Learning Objectives Self-Check
Read through the following statements/questions. You should be able to answer all of these after reading through the content on this page. I suggest writing or typing out your answers, but if nothing else, say them out loud to yourself.
To Watch and Read Now
The folks at the Purdue Online Writing Lab provide a good explanation of logos.
It is very important to note that logos is not necessarily how logical (sound) or accurate (true) the argument is. It is the attempt at logic made by the way the argument is structured. Of course, a sound and true argument is more likely to establish logos, but it depends on the perception of the audience. As noted in the reading above, two common ways of doing this are through inductive reasoning and deductive reasoning. Inductive reasoning takes a specific example or examples, then assumes that a generalization can be made based on that example or those examples. In other words, inductive reasoning goes from the specific to the general. The following are examples of inductive reasoning:
- Every time I forget to water my cucumber plants during the hot part of the summer, they shrivel up and die. I guess cucumbers need water to survive.
- All the storms I've seen blow in from the west, so all storms must move from west to east.
- I had a friend from Switzerland who was really nice, so all Swiss people must be nice.
- After the Obama Administration gave a guaranteed loan to the solar company Solyndra, it failed and the taxpayers lost money. Therefore, all loan guarantees should be stopped because they will lose money.
Inductive reasoning can be correct or incorrect (the first example above is correct, and the other three are not, by the way) - it is up to the audience to determine whether or not the logic is valid. But inductive reasoning is an attempt at logos, irrespective of its validity. The persuasive effectiveness of logos depends on a myriad of factors and can change from audience to audience. The same goes for deductive reasoning. Deductive reasoning is the application of a general belief, and applying it to a specific example, i.e., it goes from the general to the specific. Some examples of deductive reasoning are below:
- Every time the gas prices drop significantly, sales of SUVs go up. The price of gas is expected to decrease dramatically this year, so sales of SUVs will increase.
- I've seen hundreds of swans, and they've all been white. Therefore, the next swan I see will be white.
Like inductive reasoning, deductive reasoning can be false (neither of the above statements can be verified, but they can certainly be false), even if they are sound. If I've seen hundreds of swans and they have all been white, then assuming that the next swan I will see will be white is sound reasoning based on my experience, but it may be false because there are other colors of swan out there. Again, it is up to the audience to determine whether or not the logic is sound and/or true, but it is an example of logos either way.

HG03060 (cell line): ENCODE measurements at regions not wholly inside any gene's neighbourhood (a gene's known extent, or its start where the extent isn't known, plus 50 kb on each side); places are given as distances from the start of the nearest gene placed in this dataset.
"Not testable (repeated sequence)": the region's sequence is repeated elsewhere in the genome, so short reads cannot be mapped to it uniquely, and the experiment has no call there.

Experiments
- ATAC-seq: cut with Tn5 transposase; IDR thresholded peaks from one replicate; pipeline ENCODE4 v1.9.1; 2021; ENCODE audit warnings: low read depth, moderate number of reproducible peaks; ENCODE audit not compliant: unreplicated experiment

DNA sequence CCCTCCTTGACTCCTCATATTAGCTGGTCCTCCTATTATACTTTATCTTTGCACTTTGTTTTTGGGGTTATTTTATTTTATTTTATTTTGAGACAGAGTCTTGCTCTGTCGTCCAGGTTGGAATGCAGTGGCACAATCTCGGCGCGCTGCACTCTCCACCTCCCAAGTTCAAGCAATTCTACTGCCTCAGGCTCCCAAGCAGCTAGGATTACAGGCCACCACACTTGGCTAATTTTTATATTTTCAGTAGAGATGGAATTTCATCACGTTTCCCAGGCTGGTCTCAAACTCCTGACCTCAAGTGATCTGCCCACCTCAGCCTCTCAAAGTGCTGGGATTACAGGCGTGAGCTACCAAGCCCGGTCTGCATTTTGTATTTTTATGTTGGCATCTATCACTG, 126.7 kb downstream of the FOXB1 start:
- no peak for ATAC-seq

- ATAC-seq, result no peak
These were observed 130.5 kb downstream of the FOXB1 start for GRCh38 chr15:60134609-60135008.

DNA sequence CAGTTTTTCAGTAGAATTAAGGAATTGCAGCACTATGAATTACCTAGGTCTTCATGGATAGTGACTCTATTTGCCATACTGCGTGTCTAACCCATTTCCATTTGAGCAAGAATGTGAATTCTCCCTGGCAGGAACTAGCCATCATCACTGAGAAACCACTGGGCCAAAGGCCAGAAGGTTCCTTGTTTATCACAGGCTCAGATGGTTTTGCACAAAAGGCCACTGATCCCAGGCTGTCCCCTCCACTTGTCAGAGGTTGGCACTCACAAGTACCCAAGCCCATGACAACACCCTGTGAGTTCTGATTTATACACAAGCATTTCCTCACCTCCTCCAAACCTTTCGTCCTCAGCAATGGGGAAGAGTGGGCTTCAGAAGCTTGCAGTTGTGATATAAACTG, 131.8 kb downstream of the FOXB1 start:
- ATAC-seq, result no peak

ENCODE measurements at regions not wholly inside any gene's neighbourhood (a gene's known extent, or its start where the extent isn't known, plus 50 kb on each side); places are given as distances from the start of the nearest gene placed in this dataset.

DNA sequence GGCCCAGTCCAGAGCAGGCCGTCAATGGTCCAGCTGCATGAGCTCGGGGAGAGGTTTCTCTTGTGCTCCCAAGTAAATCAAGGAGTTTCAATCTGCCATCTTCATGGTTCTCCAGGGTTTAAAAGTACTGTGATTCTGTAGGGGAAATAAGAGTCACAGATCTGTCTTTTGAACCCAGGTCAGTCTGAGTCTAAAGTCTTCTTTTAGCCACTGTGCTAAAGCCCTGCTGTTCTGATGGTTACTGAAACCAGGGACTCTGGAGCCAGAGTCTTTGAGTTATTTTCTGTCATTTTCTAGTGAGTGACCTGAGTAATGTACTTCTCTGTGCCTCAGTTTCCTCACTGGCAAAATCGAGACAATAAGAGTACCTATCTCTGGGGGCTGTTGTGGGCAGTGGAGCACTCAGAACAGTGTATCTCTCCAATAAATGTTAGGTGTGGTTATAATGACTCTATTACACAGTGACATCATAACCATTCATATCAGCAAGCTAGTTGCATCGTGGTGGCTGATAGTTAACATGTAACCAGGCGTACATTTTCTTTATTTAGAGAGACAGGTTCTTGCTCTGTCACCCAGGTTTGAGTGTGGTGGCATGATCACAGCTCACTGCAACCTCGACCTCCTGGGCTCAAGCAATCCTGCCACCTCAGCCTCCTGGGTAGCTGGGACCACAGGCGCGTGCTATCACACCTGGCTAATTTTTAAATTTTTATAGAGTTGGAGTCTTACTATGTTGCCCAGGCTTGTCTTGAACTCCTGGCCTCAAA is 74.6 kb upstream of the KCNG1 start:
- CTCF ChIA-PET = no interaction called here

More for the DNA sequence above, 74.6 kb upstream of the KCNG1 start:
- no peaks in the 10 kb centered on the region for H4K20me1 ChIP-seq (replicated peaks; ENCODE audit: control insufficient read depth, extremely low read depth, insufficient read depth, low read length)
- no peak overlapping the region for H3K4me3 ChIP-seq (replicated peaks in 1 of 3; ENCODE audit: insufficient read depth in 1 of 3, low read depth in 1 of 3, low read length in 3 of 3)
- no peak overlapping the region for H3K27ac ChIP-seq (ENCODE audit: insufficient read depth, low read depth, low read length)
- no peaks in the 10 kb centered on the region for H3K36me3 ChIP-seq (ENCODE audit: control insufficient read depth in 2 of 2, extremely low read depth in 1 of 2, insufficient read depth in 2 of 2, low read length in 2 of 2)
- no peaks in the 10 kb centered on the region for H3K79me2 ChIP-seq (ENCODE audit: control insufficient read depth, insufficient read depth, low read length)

As is the case for pathos and ethos, the effectiveness of the rhetorical strategy depends on many factors, and can (in fact, often does) change from audience to audience. With logos, sometimes seemingly sound arguments are neither sound nor true. This is referred to as a logical fallacy. Logical fallacies are encountered all of the time, and you may even use them, accidentally or otherwise. Logical fallacies will undermine your persuasiveness if they are found by the audience, and in turn, impact your ethos as well as your logos. The reading from Purdue linked to previously goes over some of these arguments and provides some examples. There are many possible strategies, sometimes known as "logical appeals," to making a logical argument. Some of them can be seen in the reading below.
To Read Now
Dr. George H. Williams, Associate Professor of English at the University of South Carolina, put together some good examples of logical strategies. Please read the "Logos" section in the reading below.
- Ethos-Pathos-Logos-The-3-Rhetorical-Appeals, Dr. George H. Williams
- (Optional) If you have not yet, read through the "Avoid Logical Fallacies" section of the OWL reading. Note the logical fallacies included: slippery slope, hasty generalization, post hoc ergo propter hoc, genetic fallacy, begging the claim, circular argument, either/or, ad hominem, ad populum, and red herring.
Given all of this, which of the examples below are the strongest attempt at logos? Do any of the other sentences exhibit logos?
- I think solar panels are a wonderful technology, don't you?
- I have been in the energy business for almost 40 years, including 30 in the oil and gas industry. But like you, I'm a cost-conscious homeowner with bills to pay. I've never seen a technology as potentially game-changing as solar panels. Those things are going to change the world, and better yet they will save you money.
- Did you know that Tesla Energy will install and maintain solar panels on your roof at no extra cost? You don't have to lift a finger, and you will end up paying less for electricity than you do now. There is no better way to save money and get clean electricity for your home. And all of it is guaranteed by contract! I had them install panels on my house, and couldn't be happier. They'll do the same for you.
- You know, every time I see that old coal-fired power plant I think of all of the innocent children living nearby that are probably having asthma attacks because of the pollution. That's why I added solar panels to my roof.
Check Your Understanding
Optional (But Strongly Suggested)
Now that you have completed the content, I suggest going through the Learning Objectives Self-Check list at the top of the page.